Demographic responses of an arboreal marsupial, the common brushtail possum (Trichosurus vulpecula) to a prescribed fire

Isaac, Joanne L., Valentine, Leonie E., and Goodman, Brett A. (2008) Demographic responses of an arboreal marsupial, the common brushtail possum (Trichosurus vulpecula) to a prescribed fire. Population Ecology, 50 (1). pp. 101-109.

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Abstract

We investigated demographic responses of the common brushtail possum Trichosurus vulpecula, a medium-sized arboreal marsupial, after a prescribed fuel reduction burn on Magnetic Island, tropical north Queensland, Australia. Possums were live-trapped every month for 14 months before the fire and 11 months after the fire in both the burnt and unburnt areas; measurements of individuals were taken each month and demographic parameters were modelled using capture–mark–recapture data. Significant differences between the burnt and unburnt sites were found following the fire; recruitment was lower in the unburnt area, where population size also declined. In the burnt area, population size and recruitment displayed a tendency to increase after the fire, while capture probability declined, suggesting that an influx of new individuals, attracted to re-sprouting vegetation, had resulted in trap saturation. There was no detectable effect of the fire on survival, and no fire-induced mortalities were observed. We conclude that a low-intensity, prescribed, fuel-reduction burn had no obvious negative consequences for this possum population.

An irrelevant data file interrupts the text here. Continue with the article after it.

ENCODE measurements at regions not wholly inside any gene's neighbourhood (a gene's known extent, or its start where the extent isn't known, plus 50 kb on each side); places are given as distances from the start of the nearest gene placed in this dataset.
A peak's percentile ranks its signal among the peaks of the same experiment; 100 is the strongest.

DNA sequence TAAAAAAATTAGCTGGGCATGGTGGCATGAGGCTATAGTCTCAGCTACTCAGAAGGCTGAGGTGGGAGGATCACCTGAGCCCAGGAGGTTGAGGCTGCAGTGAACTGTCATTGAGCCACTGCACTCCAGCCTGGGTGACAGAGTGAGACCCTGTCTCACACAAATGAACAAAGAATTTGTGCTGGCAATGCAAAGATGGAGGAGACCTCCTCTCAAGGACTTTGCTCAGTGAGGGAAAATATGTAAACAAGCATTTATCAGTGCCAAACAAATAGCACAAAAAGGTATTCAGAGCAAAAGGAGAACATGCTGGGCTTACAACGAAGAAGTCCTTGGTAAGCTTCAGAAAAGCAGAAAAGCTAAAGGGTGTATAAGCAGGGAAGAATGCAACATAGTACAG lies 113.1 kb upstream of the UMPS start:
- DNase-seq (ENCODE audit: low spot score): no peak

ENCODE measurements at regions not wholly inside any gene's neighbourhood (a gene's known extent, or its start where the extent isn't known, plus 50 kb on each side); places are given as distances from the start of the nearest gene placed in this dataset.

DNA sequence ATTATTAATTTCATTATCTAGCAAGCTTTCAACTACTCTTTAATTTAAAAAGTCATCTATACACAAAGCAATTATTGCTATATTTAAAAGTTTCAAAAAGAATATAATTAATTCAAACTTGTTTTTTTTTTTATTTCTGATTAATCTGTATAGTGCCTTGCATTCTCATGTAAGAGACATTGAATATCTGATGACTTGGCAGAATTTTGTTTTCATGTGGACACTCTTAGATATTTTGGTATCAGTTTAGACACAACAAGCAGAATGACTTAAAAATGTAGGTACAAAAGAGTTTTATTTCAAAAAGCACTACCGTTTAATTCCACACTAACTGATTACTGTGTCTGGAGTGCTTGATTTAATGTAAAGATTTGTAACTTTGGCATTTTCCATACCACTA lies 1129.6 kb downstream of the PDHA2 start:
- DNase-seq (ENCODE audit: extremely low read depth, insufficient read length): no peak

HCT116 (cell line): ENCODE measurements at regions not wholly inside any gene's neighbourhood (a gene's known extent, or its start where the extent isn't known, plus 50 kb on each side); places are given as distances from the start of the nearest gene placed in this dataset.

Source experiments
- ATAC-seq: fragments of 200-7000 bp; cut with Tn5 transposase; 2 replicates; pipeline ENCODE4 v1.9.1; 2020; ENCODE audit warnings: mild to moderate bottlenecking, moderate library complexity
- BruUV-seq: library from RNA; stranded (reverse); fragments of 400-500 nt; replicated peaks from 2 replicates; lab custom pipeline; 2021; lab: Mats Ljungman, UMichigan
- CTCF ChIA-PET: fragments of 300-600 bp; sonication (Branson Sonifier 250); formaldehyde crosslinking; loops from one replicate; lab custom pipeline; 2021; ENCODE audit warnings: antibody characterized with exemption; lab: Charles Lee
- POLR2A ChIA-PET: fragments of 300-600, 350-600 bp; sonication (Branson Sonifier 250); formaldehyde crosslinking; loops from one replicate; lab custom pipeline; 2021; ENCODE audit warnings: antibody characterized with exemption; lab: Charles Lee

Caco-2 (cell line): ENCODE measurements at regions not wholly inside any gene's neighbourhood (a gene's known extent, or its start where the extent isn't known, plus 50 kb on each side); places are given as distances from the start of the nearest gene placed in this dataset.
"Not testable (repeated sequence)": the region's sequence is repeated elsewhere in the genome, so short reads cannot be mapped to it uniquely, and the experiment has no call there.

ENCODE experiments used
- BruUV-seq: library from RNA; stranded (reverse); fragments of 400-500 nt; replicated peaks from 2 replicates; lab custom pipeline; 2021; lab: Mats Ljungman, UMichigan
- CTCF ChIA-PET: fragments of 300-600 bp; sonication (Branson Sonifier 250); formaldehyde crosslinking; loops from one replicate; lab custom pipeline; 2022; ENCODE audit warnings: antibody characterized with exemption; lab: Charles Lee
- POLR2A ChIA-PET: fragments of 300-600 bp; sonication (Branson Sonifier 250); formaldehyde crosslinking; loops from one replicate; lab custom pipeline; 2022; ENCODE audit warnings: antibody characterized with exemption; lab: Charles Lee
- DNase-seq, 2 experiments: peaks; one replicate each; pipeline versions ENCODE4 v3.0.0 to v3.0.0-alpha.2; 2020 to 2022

Item ID: 7040
Item Type: Article (Refereed Research - C1)
Keywords: arboreal mammal; capture-mark-recapture; population; prescribed fire; recruitment; survival; tropical biology
ISSN: 1438-390X
Date Deposited: 02 Mar 2010 06:00
FoR Codes: 06 BIOLOGICAL SCIENCES > 0699 Other Biological Sciences > 069999 Biological Sciences not elsewhere classified @ 80%
05 ENVIRONMENTAL SCIENCES > 0502 Environmental Science and Management > 050202 Conservation and Biodiversity @ 20%
SEO Codes: 97 EXPANDING KNOWLEDGE > 970106 Expanding Knowledge in the Biological Sciences @ 100%
Citation Count from Web of Science Web of Science 4
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